5, 2012, Daniel died from cardiac arrest shortly after a
laparoscopic cholecystectomy (gallbladder removal surgery).
filed a claim for compensation for occupational disease with
the City. The City denied the claim, finding that the
evidence did not show that heart disease caused Daniel's
death. Laura appealed, and the parties agreed to forego a
hearing before the hearing officer in favor of proceeding
directly to an appeals officer. Cf. NRS 6I6C.3I5(7).
After being informed that EICON was the appropriate insurer,
Laura separately filed a claim with EICON, which also denied
the claim on the basis that the evidence did not establish
that Daniel died from heart disease. Laura appealed
EICON'S determination to a hearing officer, who reversed
EICON'S denial and held EICON liable. EICON appealed the
hearing officer's decision. The City also appealed
EICON'S claim denial.
consolidating the three appeals, the appeals officer
considered several medical opinions and found that Daniel had
heart disease that caused his death and that his heart
disease was compensable as an occupational disease under NRS
617.457. The appeals officer concluded that the date of
disablement was August 5, 2012-the date of Daniel's
death-and that the City was liable for the claim because it
was a self-insured employer on the date of disablement.
Holding that the City was liable, the appeals officer
reversed the hearing officer's decision that EICON was
liable for the claim, reversed the City's determination
letter denying the claim, and affirmed EICON'S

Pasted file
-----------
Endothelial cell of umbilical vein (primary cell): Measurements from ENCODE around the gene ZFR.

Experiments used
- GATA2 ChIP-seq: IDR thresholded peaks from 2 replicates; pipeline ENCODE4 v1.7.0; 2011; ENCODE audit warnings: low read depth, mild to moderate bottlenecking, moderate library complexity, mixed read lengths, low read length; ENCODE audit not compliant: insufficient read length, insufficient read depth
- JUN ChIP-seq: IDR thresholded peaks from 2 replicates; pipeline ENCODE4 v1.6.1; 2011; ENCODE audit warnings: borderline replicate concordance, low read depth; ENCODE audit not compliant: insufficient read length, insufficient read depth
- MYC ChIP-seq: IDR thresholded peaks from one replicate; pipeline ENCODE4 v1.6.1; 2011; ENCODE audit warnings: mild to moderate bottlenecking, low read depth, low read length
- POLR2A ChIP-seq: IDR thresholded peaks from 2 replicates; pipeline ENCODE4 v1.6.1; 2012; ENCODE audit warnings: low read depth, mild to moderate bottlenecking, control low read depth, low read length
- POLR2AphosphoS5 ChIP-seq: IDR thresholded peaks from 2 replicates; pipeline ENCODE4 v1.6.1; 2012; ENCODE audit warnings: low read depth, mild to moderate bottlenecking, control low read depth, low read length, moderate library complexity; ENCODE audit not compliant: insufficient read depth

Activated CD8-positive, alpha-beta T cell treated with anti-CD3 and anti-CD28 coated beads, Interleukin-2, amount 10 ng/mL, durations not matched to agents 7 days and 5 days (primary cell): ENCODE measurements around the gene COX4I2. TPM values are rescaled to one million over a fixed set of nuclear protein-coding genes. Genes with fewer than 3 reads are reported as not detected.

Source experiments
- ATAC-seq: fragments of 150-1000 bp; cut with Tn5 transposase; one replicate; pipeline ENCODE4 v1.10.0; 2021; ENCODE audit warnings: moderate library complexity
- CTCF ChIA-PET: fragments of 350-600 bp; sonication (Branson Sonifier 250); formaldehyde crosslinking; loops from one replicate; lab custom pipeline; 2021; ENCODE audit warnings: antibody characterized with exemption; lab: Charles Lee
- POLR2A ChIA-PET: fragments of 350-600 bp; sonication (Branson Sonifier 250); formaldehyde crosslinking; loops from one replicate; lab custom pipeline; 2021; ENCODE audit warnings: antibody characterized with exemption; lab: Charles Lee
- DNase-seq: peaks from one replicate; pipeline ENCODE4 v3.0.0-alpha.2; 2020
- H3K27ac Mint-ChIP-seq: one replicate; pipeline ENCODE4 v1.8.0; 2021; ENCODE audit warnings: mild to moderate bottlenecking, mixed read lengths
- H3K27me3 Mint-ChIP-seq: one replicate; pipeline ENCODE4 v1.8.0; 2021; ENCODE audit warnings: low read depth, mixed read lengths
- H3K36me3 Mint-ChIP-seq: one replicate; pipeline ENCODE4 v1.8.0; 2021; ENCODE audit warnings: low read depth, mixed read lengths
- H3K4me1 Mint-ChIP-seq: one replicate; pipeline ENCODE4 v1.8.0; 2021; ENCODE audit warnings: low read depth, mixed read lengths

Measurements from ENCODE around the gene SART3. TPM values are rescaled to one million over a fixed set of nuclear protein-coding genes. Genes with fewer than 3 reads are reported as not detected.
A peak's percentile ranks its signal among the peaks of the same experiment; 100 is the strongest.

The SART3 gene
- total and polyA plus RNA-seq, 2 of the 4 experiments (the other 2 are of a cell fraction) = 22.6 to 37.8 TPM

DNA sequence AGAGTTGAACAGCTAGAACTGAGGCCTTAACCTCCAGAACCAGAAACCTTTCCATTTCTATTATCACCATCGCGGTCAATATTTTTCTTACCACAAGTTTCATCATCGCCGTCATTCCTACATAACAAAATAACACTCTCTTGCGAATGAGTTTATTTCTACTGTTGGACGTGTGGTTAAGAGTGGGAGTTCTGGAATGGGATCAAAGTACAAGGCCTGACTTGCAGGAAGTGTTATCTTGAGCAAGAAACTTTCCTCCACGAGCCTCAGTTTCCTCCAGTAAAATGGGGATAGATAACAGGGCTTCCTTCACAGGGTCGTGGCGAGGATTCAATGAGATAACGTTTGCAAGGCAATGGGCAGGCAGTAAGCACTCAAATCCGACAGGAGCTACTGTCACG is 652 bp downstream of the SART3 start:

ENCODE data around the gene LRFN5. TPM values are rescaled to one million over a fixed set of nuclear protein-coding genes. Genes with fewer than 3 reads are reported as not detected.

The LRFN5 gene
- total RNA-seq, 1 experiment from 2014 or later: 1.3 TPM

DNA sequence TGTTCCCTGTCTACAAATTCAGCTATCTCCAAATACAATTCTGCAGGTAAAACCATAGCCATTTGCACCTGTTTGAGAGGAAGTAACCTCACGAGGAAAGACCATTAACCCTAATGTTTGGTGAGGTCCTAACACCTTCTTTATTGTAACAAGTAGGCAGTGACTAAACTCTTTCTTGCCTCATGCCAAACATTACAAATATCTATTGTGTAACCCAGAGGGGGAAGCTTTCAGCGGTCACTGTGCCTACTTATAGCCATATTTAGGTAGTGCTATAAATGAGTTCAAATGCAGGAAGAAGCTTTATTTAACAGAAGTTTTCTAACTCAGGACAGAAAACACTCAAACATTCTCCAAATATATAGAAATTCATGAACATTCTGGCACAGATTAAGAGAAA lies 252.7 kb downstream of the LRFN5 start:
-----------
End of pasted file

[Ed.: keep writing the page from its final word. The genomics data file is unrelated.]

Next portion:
determination letter denying the | claim.
City petitioned for judicial review of the appeals
officer's decision. As that petition was pending and to
comply with the appeals officer's decision, the City
issued a determination that based the monthly amount for
Daniel's death benefits on Daniel's wages in 1990
when he last worked for the City. Laura appealed this
determination, seeking compensation based on the amount of
Daniel's earnings from his private employer at the time
of his death in 2012. A hearing officer affirmed the
City's determination, and Laura appealed again. The
appeals officer reversed the hearing officer's decision
and concluded that the monthly benefit should be based on
Daniel's wages as of the date of disablement. The City
and EICON each petitioned for judicial review of the decision
that the monthly benefit should be based on Daniel's 2012
wages from his private employer.
consolidating these petitions for judicial review, the
district court entered an order granting the petitions in
part and denying them in part. The district court affirmed
the finding that Daniel died from heart disease, a
compensable occupational disease; affirmed the conclusion
that the City was the liable insurer based on the date of
disablement, ruling that the last injurious exposure rule did
not apply; and reversed the conclusion that the monthly
benefit was based on Daniel's 2012 wages from his private
employer, ruling that the monthly benefit was based on